Students in England: Watching the English

I buy lots of books and then don’t read them for years.  One such book is ‘Watching the English’ by Kate Fox (Hodder & Stoughton, 2004).  I bought it when it first came out, but I’ve only just read it.

It’s a quick and amusing read.  Full of generalisations, but good fun nonetheless.

‘Watching the English’ has a lot of commentary on how to tell a person’s class.  You’re bound to enjoy working out what social class you seem to be.  It’s not necessarily accurate…I appear to be in the realms of the Upper Class.

Anyone who knows me would laugh if they heard that.  And they’d continue laughing.  And then laugh some more.

People can be so cruel.

Anyway, I gave so many procrastination links out yesterday, that I’ve decided to leave the EduLinks alone today.  We’ll see how it goes.  Hopefully I won’t end up simply providing double the number of EduLinks on Thursday…

Today, I thought I’d point out what Kate Fox has to say about English university students and exams.  See if you can pick up a copy of the book if you can.  It’s not a serious social examination or madly scientific commentary.  It’s just a good read.

Kate Fox is a co-director of the Social Issues Research Centre (SIRC) in Oxford.  According to the SIRC website, her next book is about Shopping.  I hope it details student shopping too.

From ‘WATCHING THE ENGLISH’ by KATE FOX (HODDER & STOUGHTON, 2004):

“University effectively postpones true adulthood for an extra three years. As limbo states go, this is quite a pleasant one: students have almost all of the privileges of full adult members of society, but few of the responsibilities. English students moan and whine constantly to each other about their ‘impossible’ workload, and are always having what they call ‘an essay crisis’ (meaning they have to write an essay) – but the demands of most degree courses are not very onerous compared to those of an average full-time job.

“The ordeal of final exams provides an excuse for even more therapeutic moaning-rituals, with their own unwritten rules. The modesty rule is important: even if you are feeling reasonably calm and confident about an exam, it is not done to say so – you must pretend to be full of anxiety and self-doubt, convinced that you are going to fail, because it goes without saying (although you say it repeatedly) that you have not done anywhere near enough work. Only the most arrogant, pompous and socially insensitive students will ever admit to having done enough revision for their exams; such people are rare, and usually heartily disliked.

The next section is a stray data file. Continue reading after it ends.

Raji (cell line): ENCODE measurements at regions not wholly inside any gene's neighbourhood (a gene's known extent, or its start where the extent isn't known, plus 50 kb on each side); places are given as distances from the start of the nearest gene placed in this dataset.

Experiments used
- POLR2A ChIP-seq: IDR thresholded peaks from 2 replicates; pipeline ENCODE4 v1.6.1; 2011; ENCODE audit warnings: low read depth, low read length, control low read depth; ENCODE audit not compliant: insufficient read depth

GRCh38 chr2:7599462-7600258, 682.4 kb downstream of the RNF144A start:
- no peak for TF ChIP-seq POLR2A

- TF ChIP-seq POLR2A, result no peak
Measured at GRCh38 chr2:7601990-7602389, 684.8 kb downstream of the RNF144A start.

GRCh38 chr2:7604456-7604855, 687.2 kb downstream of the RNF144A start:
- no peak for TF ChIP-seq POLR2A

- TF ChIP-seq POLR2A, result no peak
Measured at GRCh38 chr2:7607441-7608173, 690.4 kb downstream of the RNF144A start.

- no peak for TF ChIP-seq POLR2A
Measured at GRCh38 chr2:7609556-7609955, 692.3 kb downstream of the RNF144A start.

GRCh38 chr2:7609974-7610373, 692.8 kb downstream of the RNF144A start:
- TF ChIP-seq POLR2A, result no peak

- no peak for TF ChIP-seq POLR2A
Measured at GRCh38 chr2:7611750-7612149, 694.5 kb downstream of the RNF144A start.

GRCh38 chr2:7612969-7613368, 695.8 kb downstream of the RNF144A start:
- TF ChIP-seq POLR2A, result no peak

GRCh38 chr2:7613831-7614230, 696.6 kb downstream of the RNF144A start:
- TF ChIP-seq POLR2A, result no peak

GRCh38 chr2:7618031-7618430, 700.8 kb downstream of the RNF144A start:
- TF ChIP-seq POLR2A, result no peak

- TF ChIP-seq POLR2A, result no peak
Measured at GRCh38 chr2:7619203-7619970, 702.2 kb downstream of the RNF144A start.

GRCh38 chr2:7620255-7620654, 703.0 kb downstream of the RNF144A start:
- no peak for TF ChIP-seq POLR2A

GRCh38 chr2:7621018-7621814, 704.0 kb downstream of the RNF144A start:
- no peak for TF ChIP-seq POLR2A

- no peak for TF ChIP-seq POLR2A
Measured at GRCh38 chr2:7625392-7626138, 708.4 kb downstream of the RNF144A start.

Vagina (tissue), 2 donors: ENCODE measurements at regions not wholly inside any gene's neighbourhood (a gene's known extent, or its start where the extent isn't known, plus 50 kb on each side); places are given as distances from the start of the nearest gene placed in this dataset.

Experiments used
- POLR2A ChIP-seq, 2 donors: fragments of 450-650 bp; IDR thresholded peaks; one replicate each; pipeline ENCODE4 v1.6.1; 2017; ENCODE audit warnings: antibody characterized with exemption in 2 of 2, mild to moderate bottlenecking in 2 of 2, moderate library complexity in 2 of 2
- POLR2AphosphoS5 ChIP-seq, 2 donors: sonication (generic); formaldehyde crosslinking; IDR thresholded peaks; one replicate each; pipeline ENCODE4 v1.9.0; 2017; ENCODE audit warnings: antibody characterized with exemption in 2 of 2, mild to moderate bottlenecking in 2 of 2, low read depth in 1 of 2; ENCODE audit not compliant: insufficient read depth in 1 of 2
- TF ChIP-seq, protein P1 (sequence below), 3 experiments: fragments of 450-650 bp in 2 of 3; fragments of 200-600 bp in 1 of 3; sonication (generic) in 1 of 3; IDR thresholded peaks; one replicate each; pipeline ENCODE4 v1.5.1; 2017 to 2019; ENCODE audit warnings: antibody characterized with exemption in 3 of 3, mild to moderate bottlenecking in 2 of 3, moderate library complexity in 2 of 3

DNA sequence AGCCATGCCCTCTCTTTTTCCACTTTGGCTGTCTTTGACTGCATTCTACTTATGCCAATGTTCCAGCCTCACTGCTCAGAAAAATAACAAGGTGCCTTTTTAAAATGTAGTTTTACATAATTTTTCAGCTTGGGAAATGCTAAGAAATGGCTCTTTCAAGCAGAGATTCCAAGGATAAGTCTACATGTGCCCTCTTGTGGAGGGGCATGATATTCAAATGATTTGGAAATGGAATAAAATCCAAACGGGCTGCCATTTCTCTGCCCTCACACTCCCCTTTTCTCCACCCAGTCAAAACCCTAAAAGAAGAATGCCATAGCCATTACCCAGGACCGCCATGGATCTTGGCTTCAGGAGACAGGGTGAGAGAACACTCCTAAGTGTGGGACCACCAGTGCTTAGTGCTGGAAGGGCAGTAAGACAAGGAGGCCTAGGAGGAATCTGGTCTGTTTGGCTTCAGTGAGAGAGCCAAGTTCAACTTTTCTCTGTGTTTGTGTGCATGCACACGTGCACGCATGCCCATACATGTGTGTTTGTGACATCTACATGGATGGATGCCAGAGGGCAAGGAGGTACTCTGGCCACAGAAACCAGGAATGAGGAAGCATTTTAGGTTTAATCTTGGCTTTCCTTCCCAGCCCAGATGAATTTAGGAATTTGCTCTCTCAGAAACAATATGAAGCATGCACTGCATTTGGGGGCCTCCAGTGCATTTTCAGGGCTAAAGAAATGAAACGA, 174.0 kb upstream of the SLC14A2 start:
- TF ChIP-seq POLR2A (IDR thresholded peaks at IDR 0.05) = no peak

“If you have clearly swotted like mad, you can admit this only in a self-deprecatory context: ‘I’ve worked my butt off, but I’m still completely pants at genetics – I just know I’m going to screw up – and anyway there’s bound to be a question on the one thing I haven’t revised properly. Just Sod’s law, isn’t it?’ Any expression of confidence must be counterbalanced by an expression of insecurity: ‘I think I’m OK on the sociology paper, but statistics is just totally doing my head in…’

“The superstition element, or the risk of making a fool of oneself, may be an important factor before the exam, but the modest demeanour is maintained even after the desired result has been achieved. Those who do well must always appear surprised by their success, even if they secretly feel it was well deserved. Cries of ‘Oh my God! I don’t believe it!’ are the norm when such students receive their results, and while elation is expected, success should be attributed to good fortune (‘I was lucky – all the right questions came up’) rather than talent or hard work. An Oxford medical student who had got a First, and was being congratulated by friends and relatives at a celebratory lunch, kept ducking her head, shrugging and insisting that ‘It’s not really such a big deal in science subjects – you don’t have to be clever or anything, it’s all factual – you just memorize the stuff and give the right answers. It’s just parrot-learning’.”

Are we, as students in England, really like that?  Shocking! 🙂

What’s it’s like elsewhere in the world?